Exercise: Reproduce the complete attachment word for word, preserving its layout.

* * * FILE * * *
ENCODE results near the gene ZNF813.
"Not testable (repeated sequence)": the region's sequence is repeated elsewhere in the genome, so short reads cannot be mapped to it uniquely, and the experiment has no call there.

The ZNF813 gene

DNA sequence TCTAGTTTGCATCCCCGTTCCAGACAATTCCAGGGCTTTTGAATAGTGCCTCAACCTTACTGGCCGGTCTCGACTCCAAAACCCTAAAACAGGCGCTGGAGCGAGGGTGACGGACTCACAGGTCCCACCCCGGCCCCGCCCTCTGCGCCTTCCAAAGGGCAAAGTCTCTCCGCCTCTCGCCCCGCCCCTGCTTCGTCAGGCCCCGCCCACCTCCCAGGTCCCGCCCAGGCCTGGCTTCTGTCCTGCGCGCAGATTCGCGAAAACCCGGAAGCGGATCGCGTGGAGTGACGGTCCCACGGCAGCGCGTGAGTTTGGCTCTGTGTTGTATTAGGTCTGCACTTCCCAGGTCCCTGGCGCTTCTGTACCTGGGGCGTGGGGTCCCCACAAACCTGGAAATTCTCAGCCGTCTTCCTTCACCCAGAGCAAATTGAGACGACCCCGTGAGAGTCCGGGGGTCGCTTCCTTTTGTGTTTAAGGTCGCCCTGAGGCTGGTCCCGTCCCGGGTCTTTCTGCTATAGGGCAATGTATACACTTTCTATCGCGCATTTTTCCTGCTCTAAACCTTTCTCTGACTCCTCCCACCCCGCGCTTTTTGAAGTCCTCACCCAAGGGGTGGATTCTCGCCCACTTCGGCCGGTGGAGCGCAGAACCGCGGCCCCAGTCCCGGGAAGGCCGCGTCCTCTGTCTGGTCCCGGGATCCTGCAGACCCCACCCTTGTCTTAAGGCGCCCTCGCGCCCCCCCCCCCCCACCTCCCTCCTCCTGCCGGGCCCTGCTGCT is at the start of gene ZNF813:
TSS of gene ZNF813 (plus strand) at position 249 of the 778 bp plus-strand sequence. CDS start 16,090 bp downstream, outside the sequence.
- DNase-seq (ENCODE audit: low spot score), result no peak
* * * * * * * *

ENCODE results near the gene ZNF813.
"Not testable (repeated sequence)": the region's sequence is repeated elsewhere in the genome, so short reads cannot be mapped to it uniquely, and the experiment has no call there.

The ZNF813 gene

DNA sequence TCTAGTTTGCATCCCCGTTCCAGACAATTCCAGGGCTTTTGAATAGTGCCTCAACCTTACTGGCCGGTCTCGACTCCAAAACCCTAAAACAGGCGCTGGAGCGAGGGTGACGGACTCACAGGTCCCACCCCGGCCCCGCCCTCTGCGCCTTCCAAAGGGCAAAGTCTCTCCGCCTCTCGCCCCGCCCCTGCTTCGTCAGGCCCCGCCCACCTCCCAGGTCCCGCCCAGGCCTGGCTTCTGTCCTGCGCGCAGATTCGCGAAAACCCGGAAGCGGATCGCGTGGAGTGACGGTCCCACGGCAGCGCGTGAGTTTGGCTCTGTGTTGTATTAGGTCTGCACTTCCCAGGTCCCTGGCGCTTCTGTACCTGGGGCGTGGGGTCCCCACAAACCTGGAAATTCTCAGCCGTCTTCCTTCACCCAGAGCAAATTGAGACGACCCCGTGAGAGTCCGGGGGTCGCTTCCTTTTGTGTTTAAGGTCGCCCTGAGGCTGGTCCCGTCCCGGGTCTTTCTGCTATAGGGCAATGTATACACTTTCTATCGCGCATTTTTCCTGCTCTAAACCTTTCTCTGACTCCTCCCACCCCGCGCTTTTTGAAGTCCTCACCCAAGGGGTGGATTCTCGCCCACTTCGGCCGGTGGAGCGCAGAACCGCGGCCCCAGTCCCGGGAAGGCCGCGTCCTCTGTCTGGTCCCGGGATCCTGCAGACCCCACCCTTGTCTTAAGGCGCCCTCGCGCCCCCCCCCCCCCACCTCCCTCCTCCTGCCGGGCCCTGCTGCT is at the start of gene ZNF813:
TSS of gene ZNF813 (plus strand) at position 249 of the 778 bp plus-strand sequence. CDS start 16,090 bp downstream, outside the sequence.
- DNase-seq (ENCODE audit: low spot score), result no peak